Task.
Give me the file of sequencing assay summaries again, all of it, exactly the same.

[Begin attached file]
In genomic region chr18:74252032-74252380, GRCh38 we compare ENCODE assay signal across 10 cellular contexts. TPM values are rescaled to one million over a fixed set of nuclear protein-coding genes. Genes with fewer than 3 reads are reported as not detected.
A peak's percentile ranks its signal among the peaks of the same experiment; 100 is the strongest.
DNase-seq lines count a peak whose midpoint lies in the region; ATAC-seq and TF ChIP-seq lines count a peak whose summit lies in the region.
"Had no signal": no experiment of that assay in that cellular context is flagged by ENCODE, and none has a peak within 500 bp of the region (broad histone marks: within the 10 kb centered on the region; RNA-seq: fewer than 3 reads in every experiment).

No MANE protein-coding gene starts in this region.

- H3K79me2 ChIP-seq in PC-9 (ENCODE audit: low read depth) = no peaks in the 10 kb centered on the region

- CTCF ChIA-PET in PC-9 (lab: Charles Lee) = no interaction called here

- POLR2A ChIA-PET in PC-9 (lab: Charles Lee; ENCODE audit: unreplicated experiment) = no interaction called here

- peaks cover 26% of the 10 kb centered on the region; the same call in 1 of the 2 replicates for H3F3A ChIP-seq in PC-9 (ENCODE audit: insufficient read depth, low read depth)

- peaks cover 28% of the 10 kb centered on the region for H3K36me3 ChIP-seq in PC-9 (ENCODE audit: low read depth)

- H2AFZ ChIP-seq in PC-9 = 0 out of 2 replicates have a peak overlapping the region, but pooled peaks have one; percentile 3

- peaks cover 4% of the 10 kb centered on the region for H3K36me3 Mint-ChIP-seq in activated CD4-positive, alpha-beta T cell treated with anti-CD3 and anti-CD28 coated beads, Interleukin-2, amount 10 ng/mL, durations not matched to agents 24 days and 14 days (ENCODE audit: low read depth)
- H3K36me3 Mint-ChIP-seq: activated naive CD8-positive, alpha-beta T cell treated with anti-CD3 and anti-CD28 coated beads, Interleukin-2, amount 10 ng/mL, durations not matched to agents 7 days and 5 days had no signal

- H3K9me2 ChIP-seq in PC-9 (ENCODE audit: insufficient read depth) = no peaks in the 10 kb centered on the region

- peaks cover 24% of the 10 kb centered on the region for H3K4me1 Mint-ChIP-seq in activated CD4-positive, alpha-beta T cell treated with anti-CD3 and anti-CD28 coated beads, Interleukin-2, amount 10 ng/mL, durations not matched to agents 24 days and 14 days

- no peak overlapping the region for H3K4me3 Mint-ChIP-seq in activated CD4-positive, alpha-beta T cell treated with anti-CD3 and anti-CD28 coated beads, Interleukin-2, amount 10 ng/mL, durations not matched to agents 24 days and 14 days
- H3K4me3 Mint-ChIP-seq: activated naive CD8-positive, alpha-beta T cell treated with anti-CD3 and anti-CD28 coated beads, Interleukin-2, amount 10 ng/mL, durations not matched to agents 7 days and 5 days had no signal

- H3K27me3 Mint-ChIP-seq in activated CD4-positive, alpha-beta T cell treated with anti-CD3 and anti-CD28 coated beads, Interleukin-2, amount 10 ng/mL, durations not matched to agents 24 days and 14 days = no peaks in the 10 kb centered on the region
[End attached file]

In genomic region chr18:74252032-74252380, GRCh38 we compare ENCODE assay signal across 10 cellular contexts. TPM values are rescaled to one million over a fixed set of nuclear protein-coding genes. Genes with fewer than 3 reads are reported as not detected.
A peak's percentile ranks its signal among the peaks of the same experiment; 100 is the strongest.
DNase-seq lines count a peak whose midpoint lies in the region; ATAC-seq and TF ChIP-seq lines count a peak whose summit lies in the region.
"Had no signal": no experiment of that assay in that cellular context is flagged by ENCODE, and none has a peak within 500 bp of the region (broad histone marks: within the 10 kb centered on the region; RNA-seq: fewer than 3 reads in every experiment).

No MANE protein-coding gene starts in this region.

- H3K79me2 ChIP-seq in PC-9 (ENCODE audit: low read depth) = no peaks in the 10 kb centered on the region

- CTCF ChIA-PET in PC-9 (lab: Charles Lee) = no interaction called here

- POLR2A ChIA-PET in PC-9 (lab: Charles Lee; ENCODE audit: unreplicated experiment) = no interaction called here

- peaks cover 26% of the 10 kb centered on the region; the same call in 1 of the 2 replicates for H3F3A ChIP-seq in PC-9 (ENCODE audit: insufficient read depth, low read depth)

- peaks cover 28% of the 10 kb centered on the region for H3K36me3 ChIP-seq in PC-9 (ENCODE audit: low read depth)

- H2AFZ ChIP-seq in PC-9 = 0 out of 2 replicates have a peak overlapping the region, but pooled peaks have one; percentile 3

- peaks cover 4% of the 10 kb centered on the region for H3K36me3 Mint-ChIP-seq in activated CD4-positive, alpha-beta T cell treated with anti-CD3 and anti-CD28 coated beads, Interleukin-2, amount 10 ng/mL, durations not matched to agents 24 days and 14 days (ENCODE audit: low read depth)
- H3K36me3 Mint-ChIP-seq: activated naive CD8-positive, alpha-beta T cell treated with anti-CD3 and anti-CD28 coated beads, Interleukin-2, amount 10 ng/mL, durations not matched to agents 7 days and 5 days had no signal

- H3K9me2 ChIP-seq in PC-9 (ENCODE audit: insufficient read depth) = no peaks in the 10 kb centered on the region

- peaks cover 24% of the 10 kb centered on the region for H3K4me1 Mint-ChIP-seq in activated CD4-positive, alpha-beta T cell treated with anti-CD3 and anti-CD28 coated beads, Interleukin-2, amount 10 ng/mL, durations not matched to agents 24 days and 14 days

- no peak overlapping the region for H3K4me3 Mint-ChIP-seq in activated CD4-positive, alpha-beta T cell treated with anti-CD3 and anti-CD28 coated beads, Interleukin-2, amount 10 ng/mL, durations not matched to agents 24 days and 14 days
- H3K4me3 Mint-ChIP-seq: activated naive CD8-positive, alpha-beta T cell treated with anti-CD3 and anti-CD28 coated beads, Interleukin-2, amount 10 ng/mL, durations not matched to agents 7 days and 5 days had no signal

- H3K27me3 Mint-ChIP-seq in activated CD4-positive, alpha-beta T cell treated with anti-CD3 and anti-CD28 coated beads, Interleukin-2, amount 10 ng/mL, durations not matched to agents 24 days and 14 days = no peaks in the 10 kb centered on the region